Good Question: Requiring Registration
Angela Hanshaw | November 16, 2010
Library programming is not only about the big picture, it’s also about the small details. For example, Nann Blaine Hilyard, director of the Zion-Benton (Ill.) Public Library, recently asked the following good question on the Public Programs discussion list:
We’re trying to come up with a way to explain registering for programs that encourages rather than discourages.
I think it is very off-putting to say, “registration required.” We often say, “registration requested.” It is cumbersome to have an explanatory note for every program: “Please register so the presenter knows whether to expect a large crowd or a small one, and so that we will have your contact information if a natural calamity or some other circumstances causes a cancellation, but most of the time there will be space available so even if you decide to attend an hour ahead of time, we’d love to see you.”
Would “registration recommended” work?
Her question received an immediate response, and I thought I’d share a few of them with you. Some replies addressed cancellation notification:
We don't require registration for most things because we never have a “sell out,” but I have had people complain that they didn't know a program was cancelled due to lack of attendance. Thus, I have started putting a general disclaimer in our newsletter's program page (where most of our patrons find out about programs): Registration requested for programs or they may be cancelled without notice. In other words, if you register, we will know there are people interested and not cancel this program, OR at least we can call you to tell you it's been cancelled! This has helped us out on a couple occasions the last few years.—Tiffany Amschl, Head of Adult Services, Crete (Ill.) Public Library
We rarely take registration for adult programs and it is not a problem. Our Youth Department does take reservations and our copy reads: “registration required.”
Regarding your concern about a last-minute cancellation, you could always post that information on your Web site or maybe add it to the phone line and that would avoid having to call patrons.—Beth Keller, Marketing Specialist, Highland Park (Ill.) Public Library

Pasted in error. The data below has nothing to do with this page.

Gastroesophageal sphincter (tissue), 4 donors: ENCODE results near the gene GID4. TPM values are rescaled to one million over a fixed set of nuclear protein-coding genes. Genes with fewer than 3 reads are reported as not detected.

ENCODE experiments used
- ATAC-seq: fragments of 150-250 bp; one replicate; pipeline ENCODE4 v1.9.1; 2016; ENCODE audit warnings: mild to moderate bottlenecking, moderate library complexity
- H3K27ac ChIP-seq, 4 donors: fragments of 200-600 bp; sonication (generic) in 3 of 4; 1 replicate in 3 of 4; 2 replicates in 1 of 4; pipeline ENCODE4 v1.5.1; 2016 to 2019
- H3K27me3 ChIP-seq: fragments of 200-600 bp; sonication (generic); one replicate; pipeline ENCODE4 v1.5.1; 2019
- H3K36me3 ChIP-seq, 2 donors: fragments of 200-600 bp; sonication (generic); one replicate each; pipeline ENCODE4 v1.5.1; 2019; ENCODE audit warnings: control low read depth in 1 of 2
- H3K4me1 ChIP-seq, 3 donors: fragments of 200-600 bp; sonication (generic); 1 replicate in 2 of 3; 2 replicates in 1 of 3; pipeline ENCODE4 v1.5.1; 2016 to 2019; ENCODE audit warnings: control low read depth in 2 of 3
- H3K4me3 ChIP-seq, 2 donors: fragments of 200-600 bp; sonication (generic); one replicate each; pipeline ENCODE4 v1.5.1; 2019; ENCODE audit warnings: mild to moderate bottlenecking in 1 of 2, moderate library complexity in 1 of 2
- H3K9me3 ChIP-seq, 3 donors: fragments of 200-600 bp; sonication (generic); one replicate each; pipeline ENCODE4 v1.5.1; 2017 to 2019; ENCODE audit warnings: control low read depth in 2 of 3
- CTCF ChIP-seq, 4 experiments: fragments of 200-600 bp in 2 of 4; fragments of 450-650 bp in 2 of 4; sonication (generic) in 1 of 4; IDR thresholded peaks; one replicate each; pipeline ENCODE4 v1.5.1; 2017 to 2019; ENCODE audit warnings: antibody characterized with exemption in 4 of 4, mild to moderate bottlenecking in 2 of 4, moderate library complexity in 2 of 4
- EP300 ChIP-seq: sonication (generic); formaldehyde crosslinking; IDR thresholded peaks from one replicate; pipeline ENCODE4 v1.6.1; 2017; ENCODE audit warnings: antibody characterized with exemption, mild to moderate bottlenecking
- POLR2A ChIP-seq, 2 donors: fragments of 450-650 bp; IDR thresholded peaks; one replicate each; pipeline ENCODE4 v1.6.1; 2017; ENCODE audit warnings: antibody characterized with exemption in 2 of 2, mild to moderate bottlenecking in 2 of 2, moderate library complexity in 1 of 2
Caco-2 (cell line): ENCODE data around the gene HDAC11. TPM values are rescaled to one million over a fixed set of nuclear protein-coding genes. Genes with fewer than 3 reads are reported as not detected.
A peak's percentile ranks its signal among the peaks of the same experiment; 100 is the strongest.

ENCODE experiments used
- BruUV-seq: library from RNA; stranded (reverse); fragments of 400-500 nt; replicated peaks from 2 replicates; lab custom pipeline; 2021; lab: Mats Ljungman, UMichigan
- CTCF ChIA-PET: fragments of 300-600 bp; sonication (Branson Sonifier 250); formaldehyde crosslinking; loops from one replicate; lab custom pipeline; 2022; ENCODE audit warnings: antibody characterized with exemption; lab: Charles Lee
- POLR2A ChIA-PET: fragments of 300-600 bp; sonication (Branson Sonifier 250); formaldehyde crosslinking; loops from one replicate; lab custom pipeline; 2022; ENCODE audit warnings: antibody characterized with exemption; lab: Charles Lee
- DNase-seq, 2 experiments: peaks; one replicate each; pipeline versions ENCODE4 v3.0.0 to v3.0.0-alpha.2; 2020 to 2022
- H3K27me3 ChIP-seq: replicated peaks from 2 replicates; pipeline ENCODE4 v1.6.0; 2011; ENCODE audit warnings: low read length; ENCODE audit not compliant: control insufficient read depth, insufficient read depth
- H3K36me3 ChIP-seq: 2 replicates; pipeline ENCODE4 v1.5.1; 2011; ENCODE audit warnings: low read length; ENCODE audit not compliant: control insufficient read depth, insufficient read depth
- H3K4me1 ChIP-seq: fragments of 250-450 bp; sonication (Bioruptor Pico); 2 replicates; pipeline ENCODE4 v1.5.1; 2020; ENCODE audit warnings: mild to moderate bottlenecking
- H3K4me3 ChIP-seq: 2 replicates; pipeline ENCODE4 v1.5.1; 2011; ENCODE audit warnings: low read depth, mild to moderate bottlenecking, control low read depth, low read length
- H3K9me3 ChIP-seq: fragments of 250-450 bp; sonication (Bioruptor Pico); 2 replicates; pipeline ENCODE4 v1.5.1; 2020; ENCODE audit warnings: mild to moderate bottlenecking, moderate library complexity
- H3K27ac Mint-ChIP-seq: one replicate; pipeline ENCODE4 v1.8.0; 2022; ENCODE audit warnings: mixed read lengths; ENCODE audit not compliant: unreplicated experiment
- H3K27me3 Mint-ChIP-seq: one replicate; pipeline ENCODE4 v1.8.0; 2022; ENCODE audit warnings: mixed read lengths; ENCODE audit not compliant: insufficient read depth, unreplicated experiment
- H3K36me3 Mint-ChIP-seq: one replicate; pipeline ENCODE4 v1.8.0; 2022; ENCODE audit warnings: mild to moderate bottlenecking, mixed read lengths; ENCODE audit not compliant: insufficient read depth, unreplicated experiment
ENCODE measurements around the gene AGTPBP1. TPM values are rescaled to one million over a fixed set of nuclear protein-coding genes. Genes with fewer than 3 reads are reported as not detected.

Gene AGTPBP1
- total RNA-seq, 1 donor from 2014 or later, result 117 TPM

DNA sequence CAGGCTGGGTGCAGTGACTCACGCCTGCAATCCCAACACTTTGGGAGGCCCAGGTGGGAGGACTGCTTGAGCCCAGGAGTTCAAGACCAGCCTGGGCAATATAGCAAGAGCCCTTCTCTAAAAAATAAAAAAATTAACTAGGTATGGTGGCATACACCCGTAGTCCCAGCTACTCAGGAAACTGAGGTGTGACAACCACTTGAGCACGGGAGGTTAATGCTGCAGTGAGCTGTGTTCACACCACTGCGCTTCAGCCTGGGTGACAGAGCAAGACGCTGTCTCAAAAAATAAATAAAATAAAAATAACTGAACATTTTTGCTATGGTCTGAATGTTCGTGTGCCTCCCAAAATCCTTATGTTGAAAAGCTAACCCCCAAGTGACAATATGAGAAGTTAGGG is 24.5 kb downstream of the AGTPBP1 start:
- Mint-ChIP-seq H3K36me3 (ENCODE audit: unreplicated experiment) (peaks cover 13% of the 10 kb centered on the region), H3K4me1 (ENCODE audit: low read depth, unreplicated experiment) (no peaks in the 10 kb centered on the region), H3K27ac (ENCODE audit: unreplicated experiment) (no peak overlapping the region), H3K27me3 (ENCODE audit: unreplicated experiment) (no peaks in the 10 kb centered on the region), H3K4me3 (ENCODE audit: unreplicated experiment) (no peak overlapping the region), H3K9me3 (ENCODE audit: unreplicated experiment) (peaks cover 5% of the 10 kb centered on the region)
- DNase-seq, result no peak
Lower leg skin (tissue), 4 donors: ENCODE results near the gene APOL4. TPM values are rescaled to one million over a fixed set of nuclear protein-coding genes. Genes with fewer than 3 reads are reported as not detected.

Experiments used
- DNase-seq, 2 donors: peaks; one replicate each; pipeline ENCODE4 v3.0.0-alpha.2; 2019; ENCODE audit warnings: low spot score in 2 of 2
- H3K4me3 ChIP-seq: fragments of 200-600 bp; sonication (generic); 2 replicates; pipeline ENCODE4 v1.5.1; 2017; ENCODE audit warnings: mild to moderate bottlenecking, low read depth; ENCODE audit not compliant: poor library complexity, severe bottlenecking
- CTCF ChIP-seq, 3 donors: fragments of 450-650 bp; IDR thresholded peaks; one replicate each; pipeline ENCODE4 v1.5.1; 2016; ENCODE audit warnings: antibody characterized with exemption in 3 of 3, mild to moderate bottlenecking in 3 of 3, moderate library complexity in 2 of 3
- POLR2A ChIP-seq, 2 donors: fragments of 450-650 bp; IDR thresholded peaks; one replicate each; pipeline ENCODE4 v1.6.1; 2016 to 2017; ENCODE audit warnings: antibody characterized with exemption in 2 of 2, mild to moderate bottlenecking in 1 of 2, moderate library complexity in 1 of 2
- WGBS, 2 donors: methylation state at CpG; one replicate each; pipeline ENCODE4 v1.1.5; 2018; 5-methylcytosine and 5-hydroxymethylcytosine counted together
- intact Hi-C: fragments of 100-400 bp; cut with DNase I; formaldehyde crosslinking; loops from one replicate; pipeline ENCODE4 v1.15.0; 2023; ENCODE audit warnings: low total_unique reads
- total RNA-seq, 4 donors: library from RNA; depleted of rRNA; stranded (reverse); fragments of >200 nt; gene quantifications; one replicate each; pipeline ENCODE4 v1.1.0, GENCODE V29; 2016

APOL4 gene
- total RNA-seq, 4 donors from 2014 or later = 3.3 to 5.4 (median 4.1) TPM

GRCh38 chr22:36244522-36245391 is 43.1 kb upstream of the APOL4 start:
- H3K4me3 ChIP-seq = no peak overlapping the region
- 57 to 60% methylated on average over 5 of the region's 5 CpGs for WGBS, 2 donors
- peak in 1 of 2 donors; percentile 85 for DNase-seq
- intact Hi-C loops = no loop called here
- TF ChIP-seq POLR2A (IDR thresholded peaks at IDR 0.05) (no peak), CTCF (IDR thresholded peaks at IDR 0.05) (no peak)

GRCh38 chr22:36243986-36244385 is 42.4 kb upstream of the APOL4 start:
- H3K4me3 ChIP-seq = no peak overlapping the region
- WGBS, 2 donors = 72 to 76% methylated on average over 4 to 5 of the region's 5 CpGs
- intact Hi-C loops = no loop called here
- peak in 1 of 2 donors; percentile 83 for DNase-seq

While others addressed wording:
We just put “Preregister.” For most programs registering is not an issue, and patrons are used to doing so. For larger or special events, we usually preface it with something like: Due to space limitations, seating for the performances will be available on a first-come, first-served basis. Call the location of your choice for preregistration or ticket information. Don’t miss out on this “must see” event of the winter season!—Donna Marie Smith, Systemwide Adult Programming Coordinator, Palm Beach County (Fla.) Library System
I like the call to action… “Guarantee your spot today by registering at…!” or “Be sure not to miss this spectacular program by signing up at…”—Henry McCoy, Marketing and Programs, Chattahoochee Valley Libraries, Columbus, Georgia
We often say “registration preferred” or “registration highly recommended.” If it's appropriate for the program, we do point out that we’d hate to run out of coffee, or that we want to be sure we have enough supplies/handouts/seats.—Anita R. Barney, Library Director, The Brookfield (Conn.) Library
We say, “Register Please” so it sounds like we’re asking for an RSVP.—Deborah Schneider, Public Programming Coordinator, King County Library System
And others added some practical information regarding registration:
We put “Registration suggested” when we know we are going to have a packed house. You really need to make one phone number responsible for this. When people call the library, often they think that leaving a message with anyone who answers is what matters. You need a good forwarding routine.—Maribeth Murray, Adult Programs Coordinator, Central Arkansas Library System, Little Rock, Arkansas
WDFPL simply uses “Call the library to register at ___.”
Creating an online registration form is an interesting idea. Perhaps we can add that option after the first of the year. I understand registration is problematic for the public library community as many speakers require a certain number of folks registered prior to the program date. A programming librarian could stack the deck and add staff to the list, however today’s presenters also require attendee completed surveys or evaluation forms to support continued program funding/support.—Carolyn Wood, Adult Services and Technology Librarian, West Deptford (N.J.) Free Public Library
How do you handle program registration at your library?
P.S. Don’t forget that the Programming Librarian forum is a great place to ask questions like these—as well as the big-picture questions.
Angela Hanshaw is Program Officer/Web Editor for the ALA Public Programs Office.